Windbound is a survival adventure game developed by Five Lives Studios and published by Deep Silver. Whilst it has a lot of fun aspects – notably the sailing, base-building and exploring the randomly generated archipelagos – the game blends these with a story and roguelite system that makes the game feel tedious at times. Here’s my Windbound review.
Art-style and Soundtrack
As soon as you start up Windbound for the first time, you are sure to fall in love with the art-style and the music. The cel-shaded art and the slow, melodic soundtrack will likely remind most of us of the Legend of Zelda series, specifically Breath of the Wild and Wind Waker. The developers have clearly taken inspiration from these games and for good reason. Windbound is instantly charming and reminiscent of some true classics. The game shouldn’t be compared to the Legend of Zelda series for it’s gameplay – they are fundamentally very different – but fans are sure to feel right at home with the art and music design.
Sailing to Survive
Sailing is easily the best part about Windbound. Although it can feel challenging at first, once I got used to it the sailing mechanic was a lot of fun and felt unique. It’s fairly easy to figure out how to travel from point A to point B. But if you want to get better, learning to catch the wind right and tighten or loosen your sails at key moments introduces a really satisfying sense of mastery.
This mechanic is the core part of Windbound. You must sail between random archipelagos to find three towers. Each tower has a shell at the top. Collect all 3 shells and take them to a certain structure on the map and you’ll progress to the next chapter. This next chapter is a harder, yet still randomly generated, string of Archipelagos. You may realise how different this is to your average survival game. If you play Minecraft or Don’t Starve, you might be used to building a base, automating your food supply and hiding away from the monsters in the comfort of your little safe space for as long as you can. Windbound forces you to keep moving between these small islands to find the food you need to survive.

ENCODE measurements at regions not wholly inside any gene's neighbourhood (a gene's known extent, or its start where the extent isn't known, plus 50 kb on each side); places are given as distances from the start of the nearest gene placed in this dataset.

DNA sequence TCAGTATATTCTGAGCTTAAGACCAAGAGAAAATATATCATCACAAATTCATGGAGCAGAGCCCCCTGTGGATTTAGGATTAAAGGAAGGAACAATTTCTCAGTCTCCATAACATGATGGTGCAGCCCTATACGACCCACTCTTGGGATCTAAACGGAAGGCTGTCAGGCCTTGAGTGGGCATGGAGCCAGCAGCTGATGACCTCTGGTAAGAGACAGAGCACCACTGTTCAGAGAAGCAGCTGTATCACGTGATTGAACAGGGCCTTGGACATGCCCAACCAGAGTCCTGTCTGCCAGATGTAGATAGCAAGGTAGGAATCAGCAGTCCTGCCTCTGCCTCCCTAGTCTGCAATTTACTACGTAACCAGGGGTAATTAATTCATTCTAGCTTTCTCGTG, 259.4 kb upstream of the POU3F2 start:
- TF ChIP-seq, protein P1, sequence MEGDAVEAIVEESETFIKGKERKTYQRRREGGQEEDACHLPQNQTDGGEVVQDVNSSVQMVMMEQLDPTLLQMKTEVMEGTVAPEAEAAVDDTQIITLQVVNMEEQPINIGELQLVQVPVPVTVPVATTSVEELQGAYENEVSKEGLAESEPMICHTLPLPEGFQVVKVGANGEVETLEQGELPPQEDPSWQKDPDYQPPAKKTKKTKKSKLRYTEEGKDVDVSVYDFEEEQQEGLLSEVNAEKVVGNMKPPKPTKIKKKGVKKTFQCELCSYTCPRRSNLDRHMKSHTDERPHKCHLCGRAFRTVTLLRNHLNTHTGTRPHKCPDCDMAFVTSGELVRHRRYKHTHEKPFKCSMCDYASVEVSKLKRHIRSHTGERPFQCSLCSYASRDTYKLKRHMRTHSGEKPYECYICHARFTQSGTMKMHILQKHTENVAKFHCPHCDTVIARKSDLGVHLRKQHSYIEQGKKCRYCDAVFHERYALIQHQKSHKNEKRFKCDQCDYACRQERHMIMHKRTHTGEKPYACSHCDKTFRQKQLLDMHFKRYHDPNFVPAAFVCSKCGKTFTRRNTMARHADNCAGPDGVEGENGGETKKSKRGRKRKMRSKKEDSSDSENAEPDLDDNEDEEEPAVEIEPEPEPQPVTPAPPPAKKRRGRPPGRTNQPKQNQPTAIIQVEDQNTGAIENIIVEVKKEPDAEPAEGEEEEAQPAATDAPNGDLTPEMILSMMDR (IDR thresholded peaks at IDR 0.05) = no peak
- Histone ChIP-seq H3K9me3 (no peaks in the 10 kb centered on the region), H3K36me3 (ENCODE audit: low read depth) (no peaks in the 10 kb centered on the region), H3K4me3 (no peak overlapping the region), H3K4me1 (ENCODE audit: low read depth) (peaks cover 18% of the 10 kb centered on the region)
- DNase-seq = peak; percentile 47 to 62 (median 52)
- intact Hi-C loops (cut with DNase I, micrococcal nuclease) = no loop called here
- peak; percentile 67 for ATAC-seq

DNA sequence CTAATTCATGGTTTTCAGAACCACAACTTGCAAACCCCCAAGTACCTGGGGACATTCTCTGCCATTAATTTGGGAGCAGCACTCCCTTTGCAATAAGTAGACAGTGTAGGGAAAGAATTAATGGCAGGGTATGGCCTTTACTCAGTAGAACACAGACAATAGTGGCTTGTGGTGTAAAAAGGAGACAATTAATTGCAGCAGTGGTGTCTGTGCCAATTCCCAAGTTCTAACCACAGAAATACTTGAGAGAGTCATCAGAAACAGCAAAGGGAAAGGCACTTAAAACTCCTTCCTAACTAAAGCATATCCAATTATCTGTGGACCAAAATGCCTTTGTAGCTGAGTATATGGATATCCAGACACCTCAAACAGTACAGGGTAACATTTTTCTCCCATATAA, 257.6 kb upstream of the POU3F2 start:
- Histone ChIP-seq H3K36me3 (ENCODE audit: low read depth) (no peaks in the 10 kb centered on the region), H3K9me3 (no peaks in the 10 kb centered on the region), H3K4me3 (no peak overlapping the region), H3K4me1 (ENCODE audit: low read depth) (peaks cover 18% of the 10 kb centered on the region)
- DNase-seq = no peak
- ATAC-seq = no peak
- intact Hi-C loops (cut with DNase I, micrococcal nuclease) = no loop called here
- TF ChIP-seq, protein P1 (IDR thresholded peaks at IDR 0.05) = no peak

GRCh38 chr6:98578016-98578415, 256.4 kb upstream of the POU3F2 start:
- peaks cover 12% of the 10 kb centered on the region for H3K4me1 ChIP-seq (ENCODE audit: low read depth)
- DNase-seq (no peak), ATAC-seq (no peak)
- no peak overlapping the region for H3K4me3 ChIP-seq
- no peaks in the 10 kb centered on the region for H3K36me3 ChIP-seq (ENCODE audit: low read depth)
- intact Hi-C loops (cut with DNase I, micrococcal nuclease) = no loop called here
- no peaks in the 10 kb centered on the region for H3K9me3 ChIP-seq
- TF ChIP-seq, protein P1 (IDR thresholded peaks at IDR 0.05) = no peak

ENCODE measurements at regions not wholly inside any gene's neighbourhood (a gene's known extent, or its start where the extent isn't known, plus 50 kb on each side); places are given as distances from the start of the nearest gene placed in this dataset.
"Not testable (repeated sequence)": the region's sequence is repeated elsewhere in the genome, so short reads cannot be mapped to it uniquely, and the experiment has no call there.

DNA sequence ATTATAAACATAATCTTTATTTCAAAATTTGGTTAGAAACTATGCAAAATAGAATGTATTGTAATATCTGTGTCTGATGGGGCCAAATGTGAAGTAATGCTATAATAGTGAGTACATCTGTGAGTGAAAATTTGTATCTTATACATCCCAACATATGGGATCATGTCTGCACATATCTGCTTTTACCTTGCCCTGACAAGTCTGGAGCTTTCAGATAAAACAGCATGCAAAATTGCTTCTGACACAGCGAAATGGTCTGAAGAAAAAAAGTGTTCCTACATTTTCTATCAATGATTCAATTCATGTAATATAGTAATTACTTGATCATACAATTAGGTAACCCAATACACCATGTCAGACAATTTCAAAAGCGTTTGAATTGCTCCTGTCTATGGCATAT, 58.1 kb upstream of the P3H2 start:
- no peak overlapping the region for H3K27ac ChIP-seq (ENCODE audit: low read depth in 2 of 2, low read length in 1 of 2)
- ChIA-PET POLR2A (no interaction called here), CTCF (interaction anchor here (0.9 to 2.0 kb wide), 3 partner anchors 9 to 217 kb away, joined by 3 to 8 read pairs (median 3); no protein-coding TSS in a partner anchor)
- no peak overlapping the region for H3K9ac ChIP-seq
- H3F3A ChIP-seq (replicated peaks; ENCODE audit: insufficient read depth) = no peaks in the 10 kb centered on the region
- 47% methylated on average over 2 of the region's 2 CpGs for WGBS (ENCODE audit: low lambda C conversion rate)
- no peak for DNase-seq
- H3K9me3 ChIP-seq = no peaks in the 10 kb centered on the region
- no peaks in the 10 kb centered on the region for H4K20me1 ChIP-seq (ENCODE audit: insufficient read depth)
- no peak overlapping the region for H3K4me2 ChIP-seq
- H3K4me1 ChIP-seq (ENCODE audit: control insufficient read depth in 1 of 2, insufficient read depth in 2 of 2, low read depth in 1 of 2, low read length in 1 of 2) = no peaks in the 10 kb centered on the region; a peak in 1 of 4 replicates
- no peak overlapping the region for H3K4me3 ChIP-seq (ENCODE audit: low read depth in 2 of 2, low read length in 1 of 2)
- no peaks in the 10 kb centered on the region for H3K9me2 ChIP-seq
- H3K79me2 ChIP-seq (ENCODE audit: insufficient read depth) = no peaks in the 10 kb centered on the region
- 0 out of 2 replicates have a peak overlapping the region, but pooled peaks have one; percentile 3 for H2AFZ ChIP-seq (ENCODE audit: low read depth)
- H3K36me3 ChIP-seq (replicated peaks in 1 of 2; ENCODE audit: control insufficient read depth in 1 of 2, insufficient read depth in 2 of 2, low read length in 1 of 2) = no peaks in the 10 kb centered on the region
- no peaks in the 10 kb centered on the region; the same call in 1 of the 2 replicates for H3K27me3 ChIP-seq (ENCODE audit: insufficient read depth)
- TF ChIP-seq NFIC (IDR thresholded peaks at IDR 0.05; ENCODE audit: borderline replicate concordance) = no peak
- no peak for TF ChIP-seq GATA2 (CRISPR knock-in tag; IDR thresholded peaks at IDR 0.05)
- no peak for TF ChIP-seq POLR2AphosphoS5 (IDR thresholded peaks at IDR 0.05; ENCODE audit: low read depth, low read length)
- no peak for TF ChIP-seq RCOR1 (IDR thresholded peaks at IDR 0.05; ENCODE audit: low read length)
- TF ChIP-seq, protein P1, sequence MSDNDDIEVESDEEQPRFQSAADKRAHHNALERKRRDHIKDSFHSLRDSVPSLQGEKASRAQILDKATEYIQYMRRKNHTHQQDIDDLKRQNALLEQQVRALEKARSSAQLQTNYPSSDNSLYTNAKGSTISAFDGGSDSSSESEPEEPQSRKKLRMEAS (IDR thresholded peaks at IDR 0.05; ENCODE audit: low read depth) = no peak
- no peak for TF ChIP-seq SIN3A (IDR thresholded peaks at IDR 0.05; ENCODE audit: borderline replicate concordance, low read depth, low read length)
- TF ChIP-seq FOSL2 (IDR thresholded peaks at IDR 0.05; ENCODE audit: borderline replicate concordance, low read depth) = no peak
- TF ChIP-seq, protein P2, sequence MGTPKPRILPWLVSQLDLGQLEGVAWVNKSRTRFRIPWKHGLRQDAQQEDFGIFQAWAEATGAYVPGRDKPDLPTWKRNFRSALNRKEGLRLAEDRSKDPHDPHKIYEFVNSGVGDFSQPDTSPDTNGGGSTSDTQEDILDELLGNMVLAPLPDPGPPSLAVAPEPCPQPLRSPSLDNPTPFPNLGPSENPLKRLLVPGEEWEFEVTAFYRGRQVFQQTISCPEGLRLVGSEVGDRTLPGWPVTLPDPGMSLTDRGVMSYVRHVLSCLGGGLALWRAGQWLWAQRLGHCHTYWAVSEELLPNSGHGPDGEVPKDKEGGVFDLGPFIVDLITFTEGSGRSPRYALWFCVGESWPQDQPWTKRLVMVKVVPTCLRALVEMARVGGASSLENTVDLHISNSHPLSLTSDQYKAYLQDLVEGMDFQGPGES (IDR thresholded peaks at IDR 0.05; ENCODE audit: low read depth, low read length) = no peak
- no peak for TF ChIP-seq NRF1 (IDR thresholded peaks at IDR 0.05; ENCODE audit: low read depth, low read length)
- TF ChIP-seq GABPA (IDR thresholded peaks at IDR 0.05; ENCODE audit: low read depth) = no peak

By pushing the player to get back on the seas and explore, it continues to put your focus back on the fun sailing. It also keeps the sense of wonder and mystery alive. I never knew what to expect at each new island – would I find more new materials, or the certain item I need to make my boat even bigger? Or maybe I would find a shell to help me progress? Leaving my boat at each shore to explore the island was exciting every time and kept me engaged.
Once you climb off your boat, you’ll likely notice that the character’s movement is extremely clunky. There is noticeable input delay for every action you make, which causes the movement to feel very slow and frustrating. When climbing one of the many towers in the game to retrieve the shells, it can be very easy to fall and die. Often, you have no control over this. The movements aren’t predictable and instead of simply moving forward, I usually found myself jerking in a random direction and plummeting to my death.
Disappointing Difficulty Options
This constant accidental death left me with another issue. Windbound offers two difficulty options: Storyteller and Survivalist. The former lets you respawn when you die, placing you back at the start of each chapter. The enemies you face are also easier to fight. Survivalist gives you the harder experience. When you are killed, Windbound‘s Survivalist mode takes you back and makes you restart from the beginning, only carrying a few of the items from your previous life. You do keep your blessings and recipes though, making each run through the game that little bit easier. However, this mix of survival, story and roguelite elements leaves Windbound‘s difficulty options feel like two rather disappointing choices.